DllTest.hs (short)

{-# LANGUAGE ForeignFunctionInterface, Arrows #-}

module Adder (
embeddedSF,
...
) where

import FRP.Yampa

embeddedSF :: Double -> Double -> Double -> IO Double
embeddedSF v0 v1 v2 = return . last $ embed integral (v0, [(1.0, Just v1), (1.0, Just v2)])

foreign export ccall embeddedSF :: Double -> Double -> Double -> IO Double

DllTest.cs (short)

class DLLTest : MonoBehaviour {
[DllImport ("libHSDllTest")]
private static extern void HsStart();
[DllImport ("libHSDLLTest")]
private static extern void HsEnd();
[DllImport ("libHSDLLTest")]
private static extern double embeddedSF(double v0, double v1, double v2);

void Awake () {
HsStart();
print ("embeddedSF: " + embeddedSF(12.0, 23.0, 45.0));
HsEnd();
}

DllTest.cs (short)

class DLLTest : MonoBehaviour {
[DllImport ("libHSDllTest")]
private static extern void HsStart();
[DllImport ("libHSDLLTest")]
private static extern void HsEnd();
[DllImport ("libHSDLLTest")]
private static extern double embeddedSF(double v0, double v1, double v2);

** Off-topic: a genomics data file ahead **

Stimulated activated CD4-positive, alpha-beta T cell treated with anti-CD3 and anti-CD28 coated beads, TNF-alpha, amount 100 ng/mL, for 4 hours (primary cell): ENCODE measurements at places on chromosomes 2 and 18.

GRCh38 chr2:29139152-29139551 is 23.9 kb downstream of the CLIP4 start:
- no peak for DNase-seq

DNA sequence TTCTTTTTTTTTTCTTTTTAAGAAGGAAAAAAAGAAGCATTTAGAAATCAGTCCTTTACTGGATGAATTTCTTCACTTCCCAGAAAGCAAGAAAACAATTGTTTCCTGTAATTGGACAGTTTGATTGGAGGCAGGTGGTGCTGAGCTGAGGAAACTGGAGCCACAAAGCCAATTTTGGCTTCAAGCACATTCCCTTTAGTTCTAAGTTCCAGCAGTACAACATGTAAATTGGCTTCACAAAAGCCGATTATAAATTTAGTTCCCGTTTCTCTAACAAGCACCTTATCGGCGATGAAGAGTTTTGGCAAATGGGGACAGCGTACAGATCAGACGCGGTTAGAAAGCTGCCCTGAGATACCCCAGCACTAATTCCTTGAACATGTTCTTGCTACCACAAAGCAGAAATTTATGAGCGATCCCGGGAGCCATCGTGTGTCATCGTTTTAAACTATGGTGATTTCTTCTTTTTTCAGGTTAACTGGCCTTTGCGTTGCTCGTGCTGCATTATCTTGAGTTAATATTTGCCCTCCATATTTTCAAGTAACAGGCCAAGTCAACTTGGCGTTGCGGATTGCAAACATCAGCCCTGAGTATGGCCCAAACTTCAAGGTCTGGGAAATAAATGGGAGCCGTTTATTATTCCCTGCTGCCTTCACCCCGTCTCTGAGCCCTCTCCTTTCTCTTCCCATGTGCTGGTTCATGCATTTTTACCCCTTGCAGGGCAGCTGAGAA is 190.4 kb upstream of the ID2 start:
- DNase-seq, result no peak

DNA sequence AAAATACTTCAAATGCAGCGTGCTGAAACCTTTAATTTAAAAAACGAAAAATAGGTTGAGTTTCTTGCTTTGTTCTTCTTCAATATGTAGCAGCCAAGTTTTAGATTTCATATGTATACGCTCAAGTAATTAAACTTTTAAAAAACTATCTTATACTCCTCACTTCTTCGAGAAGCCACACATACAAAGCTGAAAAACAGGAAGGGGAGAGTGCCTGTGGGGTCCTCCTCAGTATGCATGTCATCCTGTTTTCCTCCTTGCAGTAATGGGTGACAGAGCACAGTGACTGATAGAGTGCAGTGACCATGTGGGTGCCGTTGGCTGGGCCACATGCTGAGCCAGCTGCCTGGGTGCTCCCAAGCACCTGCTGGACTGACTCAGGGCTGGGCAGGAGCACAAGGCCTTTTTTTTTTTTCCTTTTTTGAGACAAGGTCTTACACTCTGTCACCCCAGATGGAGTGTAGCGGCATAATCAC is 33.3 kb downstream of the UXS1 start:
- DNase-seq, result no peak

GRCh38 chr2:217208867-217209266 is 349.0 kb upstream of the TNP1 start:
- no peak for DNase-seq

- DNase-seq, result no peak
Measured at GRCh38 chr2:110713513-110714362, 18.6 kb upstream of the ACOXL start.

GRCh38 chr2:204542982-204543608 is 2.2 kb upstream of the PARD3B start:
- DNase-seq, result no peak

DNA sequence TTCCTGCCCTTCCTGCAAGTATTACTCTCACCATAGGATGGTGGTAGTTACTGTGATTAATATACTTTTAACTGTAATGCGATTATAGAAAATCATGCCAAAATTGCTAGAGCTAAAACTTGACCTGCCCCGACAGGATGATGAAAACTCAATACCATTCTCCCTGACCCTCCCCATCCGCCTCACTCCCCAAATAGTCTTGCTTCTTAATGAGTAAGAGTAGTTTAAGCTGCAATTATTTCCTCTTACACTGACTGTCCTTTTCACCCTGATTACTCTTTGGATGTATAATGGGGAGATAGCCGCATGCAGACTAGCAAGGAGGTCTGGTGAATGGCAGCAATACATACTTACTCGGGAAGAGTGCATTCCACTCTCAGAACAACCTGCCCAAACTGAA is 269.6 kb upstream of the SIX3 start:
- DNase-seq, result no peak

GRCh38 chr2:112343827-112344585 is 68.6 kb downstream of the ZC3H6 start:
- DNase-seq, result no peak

void Awake () {
HsStart();
print ("embeddedSF: " + embeddedSF(12.0, 23.0, 45.0));
HsEnd();
}

Resources

Haskell DLLs

Unity3D

Open questions

I don’t know how to integrate stateful arrows into the game logic yet. Probably the Haskell runtime within the DLL has to be started on some OnGameStart-event. Each object has to run its own independent arrow code and the update ticks propagated to something like the reactimate procedure.

(This post took ~4h to write, excluding development and writing the protocol, +1h update)

Tagged with , , , .


Cartesian Closed Comic

from Cartesion Closed Comic

lazy Schrodinger cat
Hahaha! :D
Sorry for the nerdy post.

lazy IO universe

Something similar bothers me since I understand Haskell a little more.

Tagged with .


Aeon Racer mobile game

Today our little indie game start-up called Modern Alchemists released the first “bigger” game Aeon Racer for iPhone and Android!

Check it out at http://aeon-racer.modern-alchemists.com

(I declare an interest)
I really do like the game mostly because of the controls. You really have to have fast reflexes to dodge the gates and I think particularly pro gamers will like it. We also released an free online version to try-before-buy, but the real fun unfolds using rotation sensors with a mobile device. Have fun and please leave a comment and rate us! :)

Tagged with .